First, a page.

According to the Center for Disease Control and Prevention in Atlanta, dogs bite about 4.7 million people each year. Most of these people are children.
A dog bites out of fear, to protect its territory or to prove dominance over the person bitten. Often owners teach their dogs biting through a form of play behavior, which is a mistake.
Responsible dog ownership includes appropriate socialization, supervision, training, spaying or neutering, and periodic secure confinement, if necessary. Most dog bites can be prevented, and you can significantly reduce your dogs’ risk for biting by following these tips:
• Spay or neuter your dog. It will reduce your dog’s desire to roam or fight with other dogs. Spayed or neutered dogs are much less likely to bite.
• Socialize your dog. Introduce your dog to people so that he will not be frightened or nervous.
• Train your dog. This is a good investment for your family. Every member of the household should be in on the training, and it’s a great way to socialize your dog.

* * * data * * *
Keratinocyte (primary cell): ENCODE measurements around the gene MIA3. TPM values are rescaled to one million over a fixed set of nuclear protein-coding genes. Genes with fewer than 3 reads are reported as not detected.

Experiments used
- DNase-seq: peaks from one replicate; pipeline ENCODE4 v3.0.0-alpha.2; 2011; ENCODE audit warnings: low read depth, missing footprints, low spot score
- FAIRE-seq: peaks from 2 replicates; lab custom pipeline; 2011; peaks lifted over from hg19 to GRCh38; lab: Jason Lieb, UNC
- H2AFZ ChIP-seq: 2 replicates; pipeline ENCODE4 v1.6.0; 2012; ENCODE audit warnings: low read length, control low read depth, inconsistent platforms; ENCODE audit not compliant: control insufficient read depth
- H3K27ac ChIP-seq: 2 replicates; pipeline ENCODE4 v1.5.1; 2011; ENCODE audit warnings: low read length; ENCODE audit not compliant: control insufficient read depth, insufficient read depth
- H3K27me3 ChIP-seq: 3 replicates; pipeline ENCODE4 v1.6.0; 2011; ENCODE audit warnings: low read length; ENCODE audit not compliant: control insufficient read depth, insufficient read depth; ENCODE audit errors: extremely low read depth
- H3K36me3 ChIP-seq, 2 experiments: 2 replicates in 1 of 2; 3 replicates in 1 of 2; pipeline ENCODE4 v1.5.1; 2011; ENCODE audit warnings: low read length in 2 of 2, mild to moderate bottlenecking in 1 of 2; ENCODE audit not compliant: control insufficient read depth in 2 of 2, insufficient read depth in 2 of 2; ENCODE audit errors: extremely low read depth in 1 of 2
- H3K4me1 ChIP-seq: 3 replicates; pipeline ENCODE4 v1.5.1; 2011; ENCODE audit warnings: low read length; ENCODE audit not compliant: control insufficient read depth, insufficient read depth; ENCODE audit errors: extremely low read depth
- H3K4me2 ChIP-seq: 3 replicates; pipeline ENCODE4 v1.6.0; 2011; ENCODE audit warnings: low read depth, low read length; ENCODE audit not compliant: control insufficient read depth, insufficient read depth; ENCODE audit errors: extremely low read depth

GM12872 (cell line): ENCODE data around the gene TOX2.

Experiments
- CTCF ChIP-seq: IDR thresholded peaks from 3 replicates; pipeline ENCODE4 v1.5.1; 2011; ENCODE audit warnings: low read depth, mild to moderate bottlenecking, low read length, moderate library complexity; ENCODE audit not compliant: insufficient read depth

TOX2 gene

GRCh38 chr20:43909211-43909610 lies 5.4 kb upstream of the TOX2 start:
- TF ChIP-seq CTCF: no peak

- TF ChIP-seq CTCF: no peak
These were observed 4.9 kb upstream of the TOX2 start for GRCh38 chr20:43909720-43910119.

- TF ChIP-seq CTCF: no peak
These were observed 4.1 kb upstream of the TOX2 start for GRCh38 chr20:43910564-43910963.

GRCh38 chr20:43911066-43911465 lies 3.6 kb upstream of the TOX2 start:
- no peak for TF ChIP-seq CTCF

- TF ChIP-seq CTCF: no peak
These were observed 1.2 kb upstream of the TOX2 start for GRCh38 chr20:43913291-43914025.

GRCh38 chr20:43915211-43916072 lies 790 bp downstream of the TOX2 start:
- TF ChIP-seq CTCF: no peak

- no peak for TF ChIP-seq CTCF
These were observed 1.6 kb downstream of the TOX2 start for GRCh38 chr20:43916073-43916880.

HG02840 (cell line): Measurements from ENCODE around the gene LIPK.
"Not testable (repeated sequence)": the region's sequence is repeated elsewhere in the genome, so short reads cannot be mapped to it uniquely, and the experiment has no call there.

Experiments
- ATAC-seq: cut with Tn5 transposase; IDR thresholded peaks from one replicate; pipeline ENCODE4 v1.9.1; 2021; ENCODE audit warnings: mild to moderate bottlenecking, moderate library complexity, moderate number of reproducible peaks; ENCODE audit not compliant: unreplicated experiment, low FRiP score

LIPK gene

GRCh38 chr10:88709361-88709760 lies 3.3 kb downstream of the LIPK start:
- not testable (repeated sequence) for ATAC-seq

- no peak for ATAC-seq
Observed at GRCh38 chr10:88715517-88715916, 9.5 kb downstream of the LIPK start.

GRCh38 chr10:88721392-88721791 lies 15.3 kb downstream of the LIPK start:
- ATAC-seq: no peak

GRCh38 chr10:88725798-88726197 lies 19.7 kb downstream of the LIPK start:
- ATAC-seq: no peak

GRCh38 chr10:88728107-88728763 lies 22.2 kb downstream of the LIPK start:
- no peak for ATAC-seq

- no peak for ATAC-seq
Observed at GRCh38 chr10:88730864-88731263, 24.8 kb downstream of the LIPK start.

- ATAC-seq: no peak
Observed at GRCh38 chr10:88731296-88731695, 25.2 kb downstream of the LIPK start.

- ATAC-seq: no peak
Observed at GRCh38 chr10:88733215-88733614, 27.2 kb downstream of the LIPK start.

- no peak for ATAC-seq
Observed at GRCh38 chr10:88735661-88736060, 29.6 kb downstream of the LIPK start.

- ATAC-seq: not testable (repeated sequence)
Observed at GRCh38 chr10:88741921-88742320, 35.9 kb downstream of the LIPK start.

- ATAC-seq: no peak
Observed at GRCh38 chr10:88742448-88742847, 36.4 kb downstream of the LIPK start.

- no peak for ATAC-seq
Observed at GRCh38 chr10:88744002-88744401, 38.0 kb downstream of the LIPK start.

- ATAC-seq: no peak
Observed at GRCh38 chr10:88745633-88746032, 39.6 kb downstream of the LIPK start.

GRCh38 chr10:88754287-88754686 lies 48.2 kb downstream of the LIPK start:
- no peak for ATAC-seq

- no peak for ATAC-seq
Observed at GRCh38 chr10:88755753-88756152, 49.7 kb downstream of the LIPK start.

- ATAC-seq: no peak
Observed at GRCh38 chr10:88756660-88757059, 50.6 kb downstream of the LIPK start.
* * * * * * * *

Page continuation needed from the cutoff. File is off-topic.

• Teach your dog appropriate behavior. Even in fun, you should not teach your dog to go after people or other animals. Your dog doesn’t know the difference between play or real life. Set appropriate limits. If your dog exhibits dangerous behavior to other animals or people, seek professional help from your veterinarian or dog trainer.
• Be a responsible dog owner. Have your dog licensed as the law requires and provide veterinarian care regularly. Don’t allow your dog to roam or spend a lot of time alone. Dogs who spend a lot of time tied on a chain or alone in the backyard can often become dangerous. Well-socialized dogs are less likely to bite.
• Err on the safe side. Be cautious with your dog in new situations. If your dog overreacts to visitors, put him in another room when someone comes over. If you don’t know how your dog will react in situations, leave him at home.
• Teach children not to chase or tease dogs. It’s important to teach children appropriate behavior around dogs, as children are three times as likely as adults to suffer dog bites. Dogs are uncomfortable with children’s quick movements and loud voices, which can easily result in a dog bite.
• Learn a dog’s body language. A dog bite could occur if the ears are standing up, the fur on the back is standing on end and tail is straight up (possibly wagging), or if she shows her teeth and growls and stares straight at the person.
• Never sneak up on a dog that is sleeping or eating. A startled dog can easily bite.
• Never pet a dog that is in a car or behind a fence. A dog will usually try to protect its territory.